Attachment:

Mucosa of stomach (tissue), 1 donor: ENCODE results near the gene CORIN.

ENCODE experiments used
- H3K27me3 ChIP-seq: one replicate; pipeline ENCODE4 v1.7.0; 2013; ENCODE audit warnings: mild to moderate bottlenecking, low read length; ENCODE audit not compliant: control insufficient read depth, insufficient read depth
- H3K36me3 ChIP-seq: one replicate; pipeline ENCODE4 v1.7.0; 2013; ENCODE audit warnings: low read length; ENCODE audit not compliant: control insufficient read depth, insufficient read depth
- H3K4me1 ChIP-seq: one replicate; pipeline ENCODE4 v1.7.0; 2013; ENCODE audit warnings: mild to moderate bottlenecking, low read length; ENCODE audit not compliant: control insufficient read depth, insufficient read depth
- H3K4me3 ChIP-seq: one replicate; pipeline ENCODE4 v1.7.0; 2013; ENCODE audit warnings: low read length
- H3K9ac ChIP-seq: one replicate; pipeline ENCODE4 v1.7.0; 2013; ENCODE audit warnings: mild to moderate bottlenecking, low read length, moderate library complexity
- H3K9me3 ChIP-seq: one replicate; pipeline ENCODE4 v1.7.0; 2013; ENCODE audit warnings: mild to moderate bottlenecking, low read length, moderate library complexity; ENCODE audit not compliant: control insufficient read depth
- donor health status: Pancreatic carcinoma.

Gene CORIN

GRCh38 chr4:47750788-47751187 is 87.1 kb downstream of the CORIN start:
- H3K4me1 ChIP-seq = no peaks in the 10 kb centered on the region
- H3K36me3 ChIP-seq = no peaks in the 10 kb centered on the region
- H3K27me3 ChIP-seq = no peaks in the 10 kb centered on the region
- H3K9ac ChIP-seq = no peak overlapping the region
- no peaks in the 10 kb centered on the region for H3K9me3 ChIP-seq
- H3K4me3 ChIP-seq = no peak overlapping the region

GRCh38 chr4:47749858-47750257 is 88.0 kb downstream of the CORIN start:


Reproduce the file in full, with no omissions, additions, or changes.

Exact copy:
Mucosa of stomach (tissue), 1 donor: ENCODE results near the gene CORIN.

ENCODE experiments used
- H3K27me3 ChIP-seq: one replicate; pipeline ENCODE4 v1.7.0; 2013; ENCODE audit warnings: mild to moderate bottlenecking, low read length; ENCODE audit not compliant: control insufficient read depth, insufficient read depth
- H3K36me3 ChIP-seq: one replicate; pipeline ENCODE4 v1.7.0; 2013; ENCODE audit warnings: low read length; ENCODE audit not compliant: control insufficient read depth, insufficient read depth
- H3K4me1 ChIP-seq: one replicate; pipeline ENCODE4 v1.7.0; 2013; ENCODE audit warnings: mild to moderate bottlenecking, low read length; ENCODE audit not compliant: control insufficient read depth, insufficient read depth
- H3K4me3 ChIP-seq: one replicate; pipeline ENCODE4 v1.7.0; 2013; ENCODE audit warnings: low read length
- H3K9ac ChIP-seq: one replicate; pipeline ENCODE4 v1.7.0; 2013; ENCODE audit warnings: mild to moderate bottlenecking, low read length, moderate library complexity
- H3K9me3 ChIP-seq: one replicate; pipeline ENCODE4 v1.7.0; 2013; ENCODE audit warnings: mild to moderate bottlenecking, low read length, moderate library complexity; ENCODE audit not compliant: control insufficient read depth
- donor health status: Pancreatic carcinoma.

Gene CORIN

GRCh38 chr4:47750788-47751187 is 87.1 kb downstream of the CORIN start:
- H3K4me1 ChIP-seq = no peaks in the 10 kb centered on the region
- H3K36me3 ChIP-seq = no peaks in the 10 kb centered on the region
- H3K27me3 ChIP-seq = no peaks in the 10 kb centered on the region
- H3K9ac ChIP-seq = no peak overlapping the region
- no peaks in the 10 kb centered on the region for H3K9me3 ChIP-seq
- H3K4me3 ChIP-seq = no peak overlapping the region

GRCh38 chr4:47749858-47750257 is 88.0 kb downstream of the CORIN start: